Trade and environment is one of the most debated topics in management and economics studies over the years because of the increasing concerns on how international trade affects environment and vice versa (Copeland & Taylor 2004). That said, the debate on trade and environment is not new, and it emerged in the early 1970s with concerns such as environmental protection, environmental policies on trade, and the impact on trade on environment. Most of the developed economies expressed interests on environmental degradation linked with the globalization process for instance, industrial pollution. In the 1980s, environmental concerns increased as more complex environmental issues were raised such as the climate change and the depletion of the ozone layer. Later in the 1990s, the sustainable development concept was introduced as trade liberalization and the globalization process accelerated (Dean 1992).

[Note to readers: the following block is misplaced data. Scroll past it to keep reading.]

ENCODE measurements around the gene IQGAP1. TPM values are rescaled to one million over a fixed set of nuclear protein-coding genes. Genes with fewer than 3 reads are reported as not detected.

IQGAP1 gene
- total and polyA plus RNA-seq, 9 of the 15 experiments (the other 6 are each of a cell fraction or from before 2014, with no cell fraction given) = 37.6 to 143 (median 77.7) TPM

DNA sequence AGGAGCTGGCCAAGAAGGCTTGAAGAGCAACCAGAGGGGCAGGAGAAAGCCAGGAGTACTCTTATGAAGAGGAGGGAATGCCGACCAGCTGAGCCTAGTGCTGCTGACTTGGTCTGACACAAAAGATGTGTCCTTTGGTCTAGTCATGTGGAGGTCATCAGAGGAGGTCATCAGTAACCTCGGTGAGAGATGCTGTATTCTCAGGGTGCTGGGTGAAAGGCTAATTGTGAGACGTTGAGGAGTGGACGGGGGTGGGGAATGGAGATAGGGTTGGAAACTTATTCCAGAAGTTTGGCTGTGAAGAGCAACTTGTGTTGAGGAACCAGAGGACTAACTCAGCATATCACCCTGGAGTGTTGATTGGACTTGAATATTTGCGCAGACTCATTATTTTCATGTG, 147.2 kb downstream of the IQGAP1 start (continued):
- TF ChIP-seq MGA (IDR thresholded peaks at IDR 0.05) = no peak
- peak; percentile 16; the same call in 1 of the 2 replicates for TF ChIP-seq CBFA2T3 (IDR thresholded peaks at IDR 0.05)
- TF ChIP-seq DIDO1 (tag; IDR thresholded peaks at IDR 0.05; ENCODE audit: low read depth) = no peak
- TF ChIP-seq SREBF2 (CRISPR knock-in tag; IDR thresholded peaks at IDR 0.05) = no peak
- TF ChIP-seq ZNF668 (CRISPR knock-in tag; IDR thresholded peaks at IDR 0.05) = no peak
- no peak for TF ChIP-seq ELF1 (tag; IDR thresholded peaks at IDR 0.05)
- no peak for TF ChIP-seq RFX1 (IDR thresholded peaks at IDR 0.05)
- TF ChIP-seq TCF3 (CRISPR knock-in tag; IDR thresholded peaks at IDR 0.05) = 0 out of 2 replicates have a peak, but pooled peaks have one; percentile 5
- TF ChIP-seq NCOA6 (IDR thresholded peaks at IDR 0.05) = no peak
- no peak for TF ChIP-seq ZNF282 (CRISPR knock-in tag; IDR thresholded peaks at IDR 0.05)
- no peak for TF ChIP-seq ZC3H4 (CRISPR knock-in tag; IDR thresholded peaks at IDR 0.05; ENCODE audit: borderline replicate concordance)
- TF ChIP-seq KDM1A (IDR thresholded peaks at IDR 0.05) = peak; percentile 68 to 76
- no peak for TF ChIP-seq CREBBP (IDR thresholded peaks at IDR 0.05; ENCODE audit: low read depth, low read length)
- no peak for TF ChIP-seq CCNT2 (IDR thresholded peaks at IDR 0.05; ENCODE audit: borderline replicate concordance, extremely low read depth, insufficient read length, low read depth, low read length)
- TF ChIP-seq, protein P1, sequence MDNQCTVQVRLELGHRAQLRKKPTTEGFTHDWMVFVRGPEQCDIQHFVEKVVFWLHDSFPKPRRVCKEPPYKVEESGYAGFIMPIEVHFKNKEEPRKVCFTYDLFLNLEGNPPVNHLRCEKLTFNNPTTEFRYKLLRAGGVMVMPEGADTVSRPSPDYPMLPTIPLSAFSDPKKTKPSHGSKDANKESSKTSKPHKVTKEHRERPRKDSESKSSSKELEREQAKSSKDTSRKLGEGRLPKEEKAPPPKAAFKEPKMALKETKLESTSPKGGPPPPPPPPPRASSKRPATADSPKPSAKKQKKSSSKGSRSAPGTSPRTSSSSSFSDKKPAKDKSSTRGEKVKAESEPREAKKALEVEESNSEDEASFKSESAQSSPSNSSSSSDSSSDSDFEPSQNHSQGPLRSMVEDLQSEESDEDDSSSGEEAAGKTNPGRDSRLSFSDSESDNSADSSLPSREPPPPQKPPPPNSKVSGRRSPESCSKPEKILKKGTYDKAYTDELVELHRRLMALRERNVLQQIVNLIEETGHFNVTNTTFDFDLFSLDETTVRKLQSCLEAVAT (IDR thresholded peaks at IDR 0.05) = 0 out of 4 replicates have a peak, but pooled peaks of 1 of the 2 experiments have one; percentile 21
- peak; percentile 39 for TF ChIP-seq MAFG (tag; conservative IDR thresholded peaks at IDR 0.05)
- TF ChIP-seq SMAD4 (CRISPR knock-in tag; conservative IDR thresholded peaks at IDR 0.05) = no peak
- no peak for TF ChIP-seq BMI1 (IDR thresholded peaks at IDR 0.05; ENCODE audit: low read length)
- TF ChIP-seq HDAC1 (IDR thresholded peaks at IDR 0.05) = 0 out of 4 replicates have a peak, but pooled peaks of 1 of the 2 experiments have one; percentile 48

Several theories in support of international trade such as the economic theory has rendered the debate complex as the proponents of the economic theory argue that international trade is vital to economies because it results into a robust economic growth and also generates greater wellbeing of its citizens. That said, environmental policies and goals have been difficult to achieve during these debates (Levinson & Scott 2008). Diverse arguments exist about international trade with a few ecologists in favour of environmental protection as they argue that international trade has resulted into environmental depletion as the demand of world natural resources continue to increase. Of the two perspectives, there is an intermediate concept which has been proposed, the sustainable development which means that as international trade results into economic growth, this growth must be accompanied by environmental policies and strict environmental protection rules. Some of the defenders of sustainable development have supported free trade but with the inclusion of restrictions in multilateral negotiations so as to control the degradation of natural resources (Copeland & Taylor 2004).